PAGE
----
Slopestyle opening day overshadowed by Shaun White fallout

Competitors in Sochi find a tamer course than in practice. Three U.S. men left after White’s withdrawal will compete in semifinals, amid criticism he left team short. U.S. women do well.

SOCHI, Russia — Snowboarder Chas Guldemond uttered two words you rarely hear in a mixed zone of outsized personalities of extreme-sports stars.
“No comment,” Guldemond said.
This had to do with the second-day fallout of snowboarding star Shaun White’s last-minute withdrawal Wednesday from the slopestyle event, which made its official Olympic debut.
“I’m just trying to focus on me right now and not worry about Shaun,” Guldemond said. “I was surprised that he pulled out so late, I knew it was coming sometime this year.”
It turns out that was one of the more telling, if not cryptic, remarks of the morning about White. Guldemond refused to elaborate on what he meant by that ,and White has been silent since delivering the news. So the sideshow continues.
Thursday turned out to be a sunny postcard-type opening day for slopestyle, and (relatively) tame on what had been a highly criticized course in the first two days of training. Officials tamed it after some riders said it was too dangerous and a medal contender ended up in the hospital and out of the Olympics.
At least one snowboarder thought the effort may have gone too far.
“I don’t like the jumps that much anymore because there’s not that much pop,” said Peetu Piiroinen of Finland, who was second in the first heat and moves straight to Saturday’s finals. “I guess there should be a little bit more.”
The three American men — Guldemond, Sage Kotsenburg and Ryan Stassel — will compete in the next round, the semifinals Saturday morning.
Kotsenburg’s parents did not make the long trip to Russia, at his urging.
“My mom and dad stress out so hard when they’re at the events,” he said. “[At] X Games … my mom doesn’t even sit at the bottom, she’s 500 feet behind a bridge.”
Kotsenburg understood White’s decision but thought the timing was tough for the U.S. riders.
“It kind of sucks that we didn’t have four people here because we definitely could have had another person here that could get into the finals.”
Canadian snowboarders Sebastien Toutant and Max Parrot took to Twitter on Wednesday and called out White for withdrawing. They deleted the tweets shortly afterward and Toutant apologized.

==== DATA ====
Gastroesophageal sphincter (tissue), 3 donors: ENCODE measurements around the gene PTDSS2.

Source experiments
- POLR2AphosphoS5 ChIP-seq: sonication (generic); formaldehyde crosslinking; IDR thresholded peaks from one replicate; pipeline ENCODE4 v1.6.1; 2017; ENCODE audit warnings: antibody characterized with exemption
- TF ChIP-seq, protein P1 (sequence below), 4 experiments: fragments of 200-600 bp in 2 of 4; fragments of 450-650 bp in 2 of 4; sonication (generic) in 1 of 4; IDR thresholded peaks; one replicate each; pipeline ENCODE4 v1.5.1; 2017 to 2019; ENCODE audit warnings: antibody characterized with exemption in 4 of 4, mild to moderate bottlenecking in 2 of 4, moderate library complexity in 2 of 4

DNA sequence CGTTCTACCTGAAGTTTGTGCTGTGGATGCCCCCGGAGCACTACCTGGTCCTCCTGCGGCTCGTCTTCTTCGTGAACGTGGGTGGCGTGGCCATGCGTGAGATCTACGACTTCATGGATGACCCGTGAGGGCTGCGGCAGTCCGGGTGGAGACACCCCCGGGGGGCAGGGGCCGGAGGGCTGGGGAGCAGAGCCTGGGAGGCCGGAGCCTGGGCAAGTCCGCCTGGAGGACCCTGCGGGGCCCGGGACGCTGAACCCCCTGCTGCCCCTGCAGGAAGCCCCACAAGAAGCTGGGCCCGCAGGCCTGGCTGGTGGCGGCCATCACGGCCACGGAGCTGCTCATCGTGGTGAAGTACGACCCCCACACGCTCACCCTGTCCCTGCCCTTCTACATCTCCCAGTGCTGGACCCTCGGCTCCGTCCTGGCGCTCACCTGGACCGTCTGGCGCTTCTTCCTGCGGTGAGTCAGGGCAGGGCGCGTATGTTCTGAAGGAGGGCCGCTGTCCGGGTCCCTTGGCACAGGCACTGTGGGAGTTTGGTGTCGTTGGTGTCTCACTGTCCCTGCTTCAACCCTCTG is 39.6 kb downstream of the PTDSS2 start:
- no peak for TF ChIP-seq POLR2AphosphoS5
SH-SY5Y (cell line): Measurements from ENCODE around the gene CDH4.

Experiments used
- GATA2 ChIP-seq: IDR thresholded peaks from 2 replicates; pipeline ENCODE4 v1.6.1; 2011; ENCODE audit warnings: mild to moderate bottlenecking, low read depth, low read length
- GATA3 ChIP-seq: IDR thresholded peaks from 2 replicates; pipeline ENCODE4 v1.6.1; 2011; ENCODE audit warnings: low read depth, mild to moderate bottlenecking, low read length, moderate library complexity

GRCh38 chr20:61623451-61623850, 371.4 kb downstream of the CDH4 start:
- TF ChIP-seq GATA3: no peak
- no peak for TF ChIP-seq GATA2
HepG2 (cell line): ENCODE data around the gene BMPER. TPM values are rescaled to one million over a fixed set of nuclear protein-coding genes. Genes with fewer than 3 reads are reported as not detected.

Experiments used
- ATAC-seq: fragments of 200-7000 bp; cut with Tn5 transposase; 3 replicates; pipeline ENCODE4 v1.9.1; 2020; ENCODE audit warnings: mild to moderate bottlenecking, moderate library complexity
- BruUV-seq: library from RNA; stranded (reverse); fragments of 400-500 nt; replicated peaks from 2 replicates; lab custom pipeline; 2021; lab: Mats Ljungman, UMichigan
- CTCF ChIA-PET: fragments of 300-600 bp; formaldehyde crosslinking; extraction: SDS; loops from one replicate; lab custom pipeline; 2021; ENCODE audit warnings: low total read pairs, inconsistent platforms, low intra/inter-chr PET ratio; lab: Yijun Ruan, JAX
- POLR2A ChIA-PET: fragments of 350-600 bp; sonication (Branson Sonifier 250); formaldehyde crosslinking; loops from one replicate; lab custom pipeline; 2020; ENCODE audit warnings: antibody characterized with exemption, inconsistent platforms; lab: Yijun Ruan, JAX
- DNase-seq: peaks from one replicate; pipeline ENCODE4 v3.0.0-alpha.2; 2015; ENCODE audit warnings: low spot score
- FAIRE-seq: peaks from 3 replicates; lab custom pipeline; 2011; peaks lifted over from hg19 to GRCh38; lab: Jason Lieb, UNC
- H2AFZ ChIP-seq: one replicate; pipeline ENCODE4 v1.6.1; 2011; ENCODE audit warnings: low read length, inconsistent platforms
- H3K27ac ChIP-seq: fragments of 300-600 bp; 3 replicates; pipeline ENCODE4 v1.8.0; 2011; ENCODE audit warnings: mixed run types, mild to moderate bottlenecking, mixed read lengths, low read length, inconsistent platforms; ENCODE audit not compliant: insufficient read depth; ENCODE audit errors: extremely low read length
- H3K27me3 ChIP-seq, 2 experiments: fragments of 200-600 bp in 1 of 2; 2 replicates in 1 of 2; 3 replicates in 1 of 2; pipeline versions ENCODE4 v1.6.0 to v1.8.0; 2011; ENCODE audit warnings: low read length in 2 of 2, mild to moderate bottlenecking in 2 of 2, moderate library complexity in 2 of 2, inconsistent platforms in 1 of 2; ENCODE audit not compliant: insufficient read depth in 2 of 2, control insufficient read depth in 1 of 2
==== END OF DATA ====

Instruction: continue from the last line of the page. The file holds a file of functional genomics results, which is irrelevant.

But they weren’t backing down in the mixed zone Thursday. Parrot, who had the top score of the morning, 97.50 points, had tweeted that White was scared. Toutant, meanwhile, was critical of White’s last-minute decision for a variety of reasons.
“I’m not hating him at all,” Toutant said. “He’s an awesome dude.”
He said White’s move hurt the U.S. men’s snowboard slopestyle team, saying: “To take an American spot and to just not do it, I think it’s bad for Americans. One other guy could have been here competing right now.”
On the women’s side, Americans Jamie Anderson, a medal favorite, and 18-year Karly Shorr performed well enough to advance to Sunday’s final, bypassing the semifinal stage. Anderson was second in her heat, and Shorr fourth in hers. Their teammates, Ty Walker and Jessika Jenson, will be in the semifinals Sunday morning.
Shorr recovered from a fall on her first run.
“I knew if I fell on it once, I couldn’t fall on it again,” she said. “I just learned from my mistakes on the first run. I can’t wait for these finals. I hope these stands are full. I can’t wait to soak it all in.
“It’s such a good energy up there. Everybody is just trying to push women’s snowboarding as much as they could. So many girls came out here and killed it in the first heat. Every single girl was throwing down their best tricks. It’s so respectful to see that. A lot of times girls will play it safe, and not here. No one’s doing that.”
One of the men’s medal favorites will have to take the more difficult semifinal road. Mark McMorris of Canada, who broke a rib at the X Games less than two weeks ago, was unhappy with the scores he received on his second run, saying: “I’m hurting mentally right now more than anything.”
By L Dillman – L A times

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